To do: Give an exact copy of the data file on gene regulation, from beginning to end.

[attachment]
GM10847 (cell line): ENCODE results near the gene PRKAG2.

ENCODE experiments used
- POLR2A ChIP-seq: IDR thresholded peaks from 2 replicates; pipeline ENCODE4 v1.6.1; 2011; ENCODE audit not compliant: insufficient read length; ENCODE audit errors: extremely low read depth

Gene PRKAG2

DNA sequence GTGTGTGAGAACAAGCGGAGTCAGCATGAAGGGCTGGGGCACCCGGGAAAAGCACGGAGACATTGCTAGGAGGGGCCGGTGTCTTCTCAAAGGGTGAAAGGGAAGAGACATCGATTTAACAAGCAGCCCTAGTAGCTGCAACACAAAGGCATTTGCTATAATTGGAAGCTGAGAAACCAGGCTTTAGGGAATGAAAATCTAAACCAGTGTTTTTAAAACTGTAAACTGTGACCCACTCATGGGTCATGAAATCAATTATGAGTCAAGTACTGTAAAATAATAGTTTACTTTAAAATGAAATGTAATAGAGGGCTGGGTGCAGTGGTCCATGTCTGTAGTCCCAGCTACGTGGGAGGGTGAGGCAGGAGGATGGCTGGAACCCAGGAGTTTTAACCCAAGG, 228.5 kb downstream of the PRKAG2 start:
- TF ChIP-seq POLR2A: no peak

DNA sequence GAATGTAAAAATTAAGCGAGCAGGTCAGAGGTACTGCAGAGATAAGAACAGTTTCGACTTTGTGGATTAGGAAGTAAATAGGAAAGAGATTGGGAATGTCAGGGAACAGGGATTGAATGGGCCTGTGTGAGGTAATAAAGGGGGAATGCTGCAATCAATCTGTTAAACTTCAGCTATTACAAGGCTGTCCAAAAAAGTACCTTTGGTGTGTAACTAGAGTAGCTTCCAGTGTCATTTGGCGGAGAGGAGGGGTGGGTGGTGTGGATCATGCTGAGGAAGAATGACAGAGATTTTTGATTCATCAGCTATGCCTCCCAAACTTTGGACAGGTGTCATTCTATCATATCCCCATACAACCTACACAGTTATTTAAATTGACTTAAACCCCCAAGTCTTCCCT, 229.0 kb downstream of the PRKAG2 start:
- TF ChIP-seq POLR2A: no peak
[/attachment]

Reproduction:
GM10847 (cell line): ENCODE results near the gene PRKAG2.

ENCODE experiments used
- POLR2A ChIP-seq: IDR thresholded peaks from 2 replicates; pipeline ENCODE4 v1.6.1; 2011; ENCODE audit not compliant: insufficient read length; ENCODE audit errors: extremely low read depth

Gene PRKAG2

DNA sequence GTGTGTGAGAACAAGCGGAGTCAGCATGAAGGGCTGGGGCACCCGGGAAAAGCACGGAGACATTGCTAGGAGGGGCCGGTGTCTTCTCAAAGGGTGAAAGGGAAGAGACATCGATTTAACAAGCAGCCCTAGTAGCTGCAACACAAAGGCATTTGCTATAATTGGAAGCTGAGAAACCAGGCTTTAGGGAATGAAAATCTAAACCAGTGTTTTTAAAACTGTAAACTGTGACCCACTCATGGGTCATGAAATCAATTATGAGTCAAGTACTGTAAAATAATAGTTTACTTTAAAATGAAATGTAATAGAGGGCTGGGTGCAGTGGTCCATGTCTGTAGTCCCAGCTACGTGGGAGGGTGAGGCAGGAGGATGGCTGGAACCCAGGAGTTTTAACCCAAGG, 228.5 kb downstream of the PRKAG2 start:
- TF ChIP-seq POLR2A: no peak

DNA sequence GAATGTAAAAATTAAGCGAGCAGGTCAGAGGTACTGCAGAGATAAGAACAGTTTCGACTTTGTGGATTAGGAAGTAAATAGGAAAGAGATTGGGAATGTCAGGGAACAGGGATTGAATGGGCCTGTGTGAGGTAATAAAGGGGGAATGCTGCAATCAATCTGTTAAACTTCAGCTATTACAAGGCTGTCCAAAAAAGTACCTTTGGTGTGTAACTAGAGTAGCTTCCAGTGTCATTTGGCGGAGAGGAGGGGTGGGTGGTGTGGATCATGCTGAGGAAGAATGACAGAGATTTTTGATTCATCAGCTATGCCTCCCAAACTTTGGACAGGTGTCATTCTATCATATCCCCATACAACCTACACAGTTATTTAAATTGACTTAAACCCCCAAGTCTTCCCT, 229.0 kb downstream of the PRKAG2 start:
- TF ChIP-seq POLR2A: no peak